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Patent PoliticsLife Forms, Markets, and the Public Interest in the United States and Europe$
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Shobita Parthasarathy

Print publication date: 2017

Print ISBN-13: 9780226437859

Published to Chicago Scholarship Online: September 2017

DOI: 10.7208/chicago/9780226437996.001.0001

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Human Genes, Plants, and the Distributive Implications of Patents

Human Genes, Plants, and the Distributive Implications of Patents

Chapter:
(p.155) 5 Human Genes, Plants, and the Distributive Implications of Patents
Source:
Patent Politics
Author(s):

Shobita Parthasarathy

Publisher:
University of Chicago Press
DOI:10.7208/chicago/9780226437996.003.0006

This chapter focuses on recent US and European conflicts over patents on human genes and plants. Both raise distributive concerns about the socioeconomic implications of patents and how patents may constrain access to technology and change scientific, medical, food, and farming culture. The United States and Europe have approached these questions quite differently, and in doing so have carved out very different ideas of the role of the patent system, its institutions, and its relationship to science and technology policy. After a lengthy court battle, the United States prohibited patents on human genes. While the court case originated in worries about access for researchers and patients, the Supreme Court decision maintained the US patent system’s focus on a narrow question: whether human genes are products of nature. The US courts’ response to concerns over plant patents reinforced this narrow approach. While the European Patent Office declined to prohibit human gene patents, it, and other European institutions, have repeatedly recognized a link between patents and the implications of patent-based monopolies. European governments have even passed compulsory licensing laws to address these concerns. Overall, the European patent system understands itself as one of many regulatory domains for science and technology.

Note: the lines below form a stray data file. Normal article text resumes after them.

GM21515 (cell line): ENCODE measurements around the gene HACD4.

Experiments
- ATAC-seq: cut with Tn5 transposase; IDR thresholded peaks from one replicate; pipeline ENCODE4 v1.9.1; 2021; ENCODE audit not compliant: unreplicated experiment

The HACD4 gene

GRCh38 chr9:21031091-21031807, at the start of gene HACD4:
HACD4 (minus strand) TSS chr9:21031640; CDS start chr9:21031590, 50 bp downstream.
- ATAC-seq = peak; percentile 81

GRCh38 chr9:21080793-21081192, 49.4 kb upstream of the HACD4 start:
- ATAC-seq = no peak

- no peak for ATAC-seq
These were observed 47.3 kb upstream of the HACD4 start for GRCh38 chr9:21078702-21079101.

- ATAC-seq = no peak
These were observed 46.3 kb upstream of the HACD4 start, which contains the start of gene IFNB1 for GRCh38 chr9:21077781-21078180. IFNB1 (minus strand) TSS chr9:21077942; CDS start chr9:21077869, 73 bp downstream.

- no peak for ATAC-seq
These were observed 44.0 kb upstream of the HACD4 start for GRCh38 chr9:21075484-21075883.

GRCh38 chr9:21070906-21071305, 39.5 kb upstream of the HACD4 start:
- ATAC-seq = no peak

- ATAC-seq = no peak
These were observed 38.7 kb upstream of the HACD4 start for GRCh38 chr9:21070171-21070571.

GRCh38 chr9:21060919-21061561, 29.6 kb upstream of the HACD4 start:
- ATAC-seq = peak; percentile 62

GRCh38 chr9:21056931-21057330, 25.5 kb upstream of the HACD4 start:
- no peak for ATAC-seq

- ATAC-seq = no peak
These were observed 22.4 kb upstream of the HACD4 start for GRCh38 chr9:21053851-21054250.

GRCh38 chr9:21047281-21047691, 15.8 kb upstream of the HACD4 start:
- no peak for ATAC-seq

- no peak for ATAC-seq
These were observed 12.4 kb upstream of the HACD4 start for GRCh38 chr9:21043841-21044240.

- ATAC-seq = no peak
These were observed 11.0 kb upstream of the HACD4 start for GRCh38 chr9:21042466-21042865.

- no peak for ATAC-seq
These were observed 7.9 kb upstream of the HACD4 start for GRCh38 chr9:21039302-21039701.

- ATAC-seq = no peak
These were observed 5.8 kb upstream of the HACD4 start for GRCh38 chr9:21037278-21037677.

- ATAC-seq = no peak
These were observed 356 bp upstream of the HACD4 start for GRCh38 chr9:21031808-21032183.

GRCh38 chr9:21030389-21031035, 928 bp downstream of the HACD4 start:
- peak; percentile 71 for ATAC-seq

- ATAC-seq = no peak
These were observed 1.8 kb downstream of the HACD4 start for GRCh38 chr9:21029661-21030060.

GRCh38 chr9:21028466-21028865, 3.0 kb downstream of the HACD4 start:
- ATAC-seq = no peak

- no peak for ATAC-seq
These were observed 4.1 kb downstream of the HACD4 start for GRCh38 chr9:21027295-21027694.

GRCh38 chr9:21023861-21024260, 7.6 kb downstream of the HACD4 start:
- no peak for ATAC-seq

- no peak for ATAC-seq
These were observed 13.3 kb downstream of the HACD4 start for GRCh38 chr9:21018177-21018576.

Keywords:   human gene, plant, distributive concerns, socioeconomic implications, access to technology, products of nature, patent-based monopoly, compulsory licensing, food, regulation

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